Climate Spotlight: Narwhal

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Have you ever heard of the “unicorn of the sea?” Unlike its mythical land dwelling counterpart, the narwhal is a very real species; a unique type of toothed whale known for the large tusk protruding from its head. A Narwhal’s tusk is actually an enlarged tooth that can grow up to 9 feet or more, complete with about 10 million nerve endings. Males utilize the tusk for friendly contact, dueling, or cleaning. Female narwhals rarely have a tusk. Narwhals are a migratory species that live in the Atlantic and Russian Arctic. During the summer they tend to stay near the shore before migrating below pack ice for the winter months.

In the Narwhal’s icy habitat, the simple but essential act of breathing can be a challenge. Narwhals are dependent on the presence of holes in sea ice, which provide a place to breath and rest in an otherwise ice-covered ocean. Climate change may be interfering with the ability of Narwhals to locate these critical ice holes. Additionally, increasing temperatures may alter the timing of Narwhal migrations, causing this marine mammal to stay in their summer territory for too long. When they finally begin to migrate, many of the ice holes on their migratory route will have closed, leading to entrapment and death of Narwhals. As ice holes become too distant from one another, Narwhals are left to either drowning while attempting to find another ice hole, or starve to death remaining at an existing hole. Increasing mortality, or death rate, is concerning for Narwhals because of their low fecundity, or reproductive rate.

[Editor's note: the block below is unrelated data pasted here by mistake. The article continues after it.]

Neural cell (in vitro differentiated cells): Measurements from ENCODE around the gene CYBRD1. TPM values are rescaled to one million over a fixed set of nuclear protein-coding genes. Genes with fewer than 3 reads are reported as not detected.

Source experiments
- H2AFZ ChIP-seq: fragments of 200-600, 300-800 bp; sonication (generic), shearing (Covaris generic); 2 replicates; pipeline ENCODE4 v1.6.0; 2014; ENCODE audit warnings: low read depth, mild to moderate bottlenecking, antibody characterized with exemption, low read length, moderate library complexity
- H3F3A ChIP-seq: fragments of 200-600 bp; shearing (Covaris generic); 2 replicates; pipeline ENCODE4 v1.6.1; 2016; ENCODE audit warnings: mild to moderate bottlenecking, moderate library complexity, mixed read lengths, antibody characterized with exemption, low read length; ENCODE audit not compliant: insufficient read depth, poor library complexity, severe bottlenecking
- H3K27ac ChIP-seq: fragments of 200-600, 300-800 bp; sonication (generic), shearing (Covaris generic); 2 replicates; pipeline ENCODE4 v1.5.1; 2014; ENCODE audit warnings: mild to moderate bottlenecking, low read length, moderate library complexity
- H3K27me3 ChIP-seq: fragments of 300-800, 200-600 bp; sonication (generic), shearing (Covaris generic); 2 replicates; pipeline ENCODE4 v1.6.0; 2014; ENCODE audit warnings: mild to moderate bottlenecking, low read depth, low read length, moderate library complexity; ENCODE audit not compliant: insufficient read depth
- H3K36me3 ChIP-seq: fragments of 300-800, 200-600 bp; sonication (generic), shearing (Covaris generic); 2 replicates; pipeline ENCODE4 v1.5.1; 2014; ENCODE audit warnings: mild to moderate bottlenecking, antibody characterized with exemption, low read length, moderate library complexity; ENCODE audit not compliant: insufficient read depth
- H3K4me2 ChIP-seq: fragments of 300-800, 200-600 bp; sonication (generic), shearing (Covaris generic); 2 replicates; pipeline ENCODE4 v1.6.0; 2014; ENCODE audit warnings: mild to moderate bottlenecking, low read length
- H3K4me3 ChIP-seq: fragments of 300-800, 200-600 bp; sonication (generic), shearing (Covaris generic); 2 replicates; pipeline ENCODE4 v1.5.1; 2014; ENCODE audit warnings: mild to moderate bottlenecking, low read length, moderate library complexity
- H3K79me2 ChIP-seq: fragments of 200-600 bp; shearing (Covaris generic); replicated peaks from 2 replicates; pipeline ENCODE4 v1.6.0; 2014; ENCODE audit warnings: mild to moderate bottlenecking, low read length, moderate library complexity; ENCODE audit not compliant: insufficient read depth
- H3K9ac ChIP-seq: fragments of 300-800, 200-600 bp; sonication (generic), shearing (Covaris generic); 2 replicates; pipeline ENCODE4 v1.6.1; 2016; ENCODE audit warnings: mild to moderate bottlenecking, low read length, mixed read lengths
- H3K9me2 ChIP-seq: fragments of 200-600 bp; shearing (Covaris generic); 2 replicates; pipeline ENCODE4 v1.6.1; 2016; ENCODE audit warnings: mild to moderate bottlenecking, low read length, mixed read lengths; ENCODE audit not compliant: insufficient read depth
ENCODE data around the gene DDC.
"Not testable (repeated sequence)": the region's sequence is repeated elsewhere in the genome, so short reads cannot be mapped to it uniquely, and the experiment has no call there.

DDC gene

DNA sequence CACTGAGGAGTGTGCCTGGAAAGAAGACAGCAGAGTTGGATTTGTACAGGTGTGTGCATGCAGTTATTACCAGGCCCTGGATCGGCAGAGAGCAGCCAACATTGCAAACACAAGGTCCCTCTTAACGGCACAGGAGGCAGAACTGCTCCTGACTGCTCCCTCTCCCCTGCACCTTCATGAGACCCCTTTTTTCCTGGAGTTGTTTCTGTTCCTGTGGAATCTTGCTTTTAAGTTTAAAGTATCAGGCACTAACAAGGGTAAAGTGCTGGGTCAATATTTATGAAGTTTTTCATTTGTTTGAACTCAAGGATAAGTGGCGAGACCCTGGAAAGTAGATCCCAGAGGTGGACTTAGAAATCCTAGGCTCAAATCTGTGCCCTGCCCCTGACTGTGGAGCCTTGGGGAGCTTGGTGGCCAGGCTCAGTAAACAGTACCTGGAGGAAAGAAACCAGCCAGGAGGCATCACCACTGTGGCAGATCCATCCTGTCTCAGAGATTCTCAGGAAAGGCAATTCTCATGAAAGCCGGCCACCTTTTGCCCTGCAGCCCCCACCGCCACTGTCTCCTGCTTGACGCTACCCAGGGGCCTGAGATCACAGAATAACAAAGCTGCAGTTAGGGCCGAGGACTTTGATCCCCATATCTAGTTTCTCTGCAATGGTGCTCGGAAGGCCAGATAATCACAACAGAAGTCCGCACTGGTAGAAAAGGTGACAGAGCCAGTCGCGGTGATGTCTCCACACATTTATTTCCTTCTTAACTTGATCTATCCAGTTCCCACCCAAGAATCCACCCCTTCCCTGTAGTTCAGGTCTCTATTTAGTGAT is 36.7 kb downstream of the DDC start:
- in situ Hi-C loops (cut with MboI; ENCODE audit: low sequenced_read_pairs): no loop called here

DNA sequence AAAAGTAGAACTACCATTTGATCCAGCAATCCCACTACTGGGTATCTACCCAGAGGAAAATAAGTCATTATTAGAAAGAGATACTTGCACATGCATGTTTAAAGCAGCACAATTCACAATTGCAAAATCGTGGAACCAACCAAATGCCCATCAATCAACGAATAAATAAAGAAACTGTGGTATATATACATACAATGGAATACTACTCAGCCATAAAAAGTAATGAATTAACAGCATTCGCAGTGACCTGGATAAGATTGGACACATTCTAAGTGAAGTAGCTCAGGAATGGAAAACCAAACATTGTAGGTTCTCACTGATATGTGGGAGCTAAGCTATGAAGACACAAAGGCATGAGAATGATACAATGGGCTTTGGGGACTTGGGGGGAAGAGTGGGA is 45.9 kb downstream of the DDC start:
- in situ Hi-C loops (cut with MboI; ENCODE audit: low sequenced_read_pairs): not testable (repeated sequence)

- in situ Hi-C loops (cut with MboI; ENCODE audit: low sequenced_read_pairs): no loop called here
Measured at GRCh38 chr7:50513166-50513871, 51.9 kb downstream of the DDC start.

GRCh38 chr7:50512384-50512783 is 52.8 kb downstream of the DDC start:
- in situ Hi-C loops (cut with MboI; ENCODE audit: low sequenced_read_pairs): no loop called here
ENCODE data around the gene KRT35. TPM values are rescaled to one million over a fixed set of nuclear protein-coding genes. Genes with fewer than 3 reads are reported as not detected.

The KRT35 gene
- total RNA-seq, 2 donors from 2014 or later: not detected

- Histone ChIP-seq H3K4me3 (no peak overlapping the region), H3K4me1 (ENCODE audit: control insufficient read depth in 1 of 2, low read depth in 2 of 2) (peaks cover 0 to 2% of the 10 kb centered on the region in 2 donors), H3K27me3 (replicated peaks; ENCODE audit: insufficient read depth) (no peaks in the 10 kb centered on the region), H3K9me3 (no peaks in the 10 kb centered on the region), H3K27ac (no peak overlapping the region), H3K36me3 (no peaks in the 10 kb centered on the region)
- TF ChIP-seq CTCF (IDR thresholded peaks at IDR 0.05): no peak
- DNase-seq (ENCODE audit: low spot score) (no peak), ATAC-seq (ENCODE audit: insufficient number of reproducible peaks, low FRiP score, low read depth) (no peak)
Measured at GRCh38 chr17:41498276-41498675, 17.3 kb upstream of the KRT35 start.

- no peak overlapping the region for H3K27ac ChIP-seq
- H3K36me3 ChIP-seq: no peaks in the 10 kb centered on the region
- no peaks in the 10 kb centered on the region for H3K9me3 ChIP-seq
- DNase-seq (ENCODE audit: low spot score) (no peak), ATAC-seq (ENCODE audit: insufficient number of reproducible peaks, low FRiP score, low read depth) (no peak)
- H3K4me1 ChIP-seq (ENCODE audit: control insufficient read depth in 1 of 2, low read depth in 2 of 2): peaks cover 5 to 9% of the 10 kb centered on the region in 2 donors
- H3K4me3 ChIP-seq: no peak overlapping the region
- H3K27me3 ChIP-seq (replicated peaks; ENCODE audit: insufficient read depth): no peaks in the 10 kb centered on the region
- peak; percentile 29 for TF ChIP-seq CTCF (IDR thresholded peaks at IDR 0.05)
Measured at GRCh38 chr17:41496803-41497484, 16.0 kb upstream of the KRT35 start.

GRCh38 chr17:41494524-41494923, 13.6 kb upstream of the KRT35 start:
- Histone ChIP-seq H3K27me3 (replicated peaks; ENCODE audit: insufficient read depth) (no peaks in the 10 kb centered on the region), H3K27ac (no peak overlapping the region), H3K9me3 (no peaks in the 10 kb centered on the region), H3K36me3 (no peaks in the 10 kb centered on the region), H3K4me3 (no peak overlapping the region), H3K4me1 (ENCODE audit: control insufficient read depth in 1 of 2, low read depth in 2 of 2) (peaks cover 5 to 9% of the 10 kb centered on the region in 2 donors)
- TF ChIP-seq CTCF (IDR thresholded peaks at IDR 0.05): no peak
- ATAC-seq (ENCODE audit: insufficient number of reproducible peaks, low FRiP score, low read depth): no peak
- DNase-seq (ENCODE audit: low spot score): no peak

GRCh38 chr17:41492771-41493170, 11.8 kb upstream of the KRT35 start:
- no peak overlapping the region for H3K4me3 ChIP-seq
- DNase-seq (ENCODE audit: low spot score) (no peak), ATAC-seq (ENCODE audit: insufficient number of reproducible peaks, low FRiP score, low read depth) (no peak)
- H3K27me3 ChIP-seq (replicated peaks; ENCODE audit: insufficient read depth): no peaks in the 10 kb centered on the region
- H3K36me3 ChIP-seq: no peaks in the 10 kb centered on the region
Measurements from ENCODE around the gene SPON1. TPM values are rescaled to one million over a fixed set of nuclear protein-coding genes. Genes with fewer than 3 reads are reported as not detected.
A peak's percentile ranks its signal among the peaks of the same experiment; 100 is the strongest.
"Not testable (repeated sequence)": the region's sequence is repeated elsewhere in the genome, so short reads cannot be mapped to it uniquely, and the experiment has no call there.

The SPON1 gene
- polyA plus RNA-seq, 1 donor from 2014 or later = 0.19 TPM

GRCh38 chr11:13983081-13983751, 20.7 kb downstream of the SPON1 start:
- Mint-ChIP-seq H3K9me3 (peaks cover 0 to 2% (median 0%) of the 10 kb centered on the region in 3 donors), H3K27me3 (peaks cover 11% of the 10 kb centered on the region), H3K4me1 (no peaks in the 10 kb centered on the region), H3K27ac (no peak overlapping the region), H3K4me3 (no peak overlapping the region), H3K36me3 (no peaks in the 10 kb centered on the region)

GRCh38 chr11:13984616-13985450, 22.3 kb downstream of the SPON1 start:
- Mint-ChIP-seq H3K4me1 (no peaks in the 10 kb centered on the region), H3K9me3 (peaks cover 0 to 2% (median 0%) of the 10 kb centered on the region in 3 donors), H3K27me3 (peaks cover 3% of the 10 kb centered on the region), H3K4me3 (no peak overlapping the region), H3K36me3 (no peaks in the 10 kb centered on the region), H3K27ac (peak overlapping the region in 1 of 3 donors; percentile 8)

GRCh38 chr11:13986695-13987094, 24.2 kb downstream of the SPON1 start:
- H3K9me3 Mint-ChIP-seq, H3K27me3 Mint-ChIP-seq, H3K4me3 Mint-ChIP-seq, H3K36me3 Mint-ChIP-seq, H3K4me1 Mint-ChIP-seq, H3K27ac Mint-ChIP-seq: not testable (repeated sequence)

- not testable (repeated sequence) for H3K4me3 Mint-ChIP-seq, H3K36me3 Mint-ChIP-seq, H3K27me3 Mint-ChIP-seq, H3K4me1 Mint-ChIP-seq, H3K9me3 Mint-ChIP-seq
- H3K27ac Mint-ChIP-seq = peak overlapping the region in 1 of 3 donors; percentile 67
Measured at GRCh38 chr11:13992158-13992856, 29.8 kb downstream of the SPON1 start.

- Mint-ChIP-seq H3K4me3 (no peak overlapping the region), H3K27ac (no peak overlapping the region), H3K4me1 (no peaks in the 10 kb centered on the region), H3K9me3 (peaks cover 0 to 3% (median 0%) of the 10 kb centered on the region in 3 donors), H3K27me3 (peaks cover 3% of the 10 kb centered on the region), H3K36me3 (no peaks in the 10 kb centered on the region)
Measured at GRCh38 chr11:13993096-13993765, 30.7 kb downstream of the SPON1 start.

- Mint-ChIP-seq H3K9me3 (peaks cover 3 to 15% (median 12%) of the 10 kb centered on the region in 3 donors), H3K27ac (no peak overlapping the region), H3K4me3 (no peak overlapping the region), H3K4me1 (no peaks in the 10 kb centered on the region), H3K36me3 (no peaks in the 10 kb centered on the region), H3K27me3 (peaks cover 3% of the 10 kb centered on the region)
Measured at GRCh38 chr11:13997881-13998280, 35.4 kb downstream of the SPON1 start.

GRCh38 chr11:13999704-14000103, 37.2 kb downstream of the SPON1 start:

A lone narwhal is spotted in this image captured by a survey plane. In this extreme environment, the narwhal is surrounded by ice of varying density. Image from:

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This has been On the Ocean, a program made possible by the Department of Oceanography and a production of KAMU-FM on the campus of Texas A&M University in College Station. For more information and links, please go to and click On the Ocean.

Script Authors: Chris Coffman and David Dodge

Contributing Professor: Dr. Lisa Campbell

Editor: James M. Fiorendino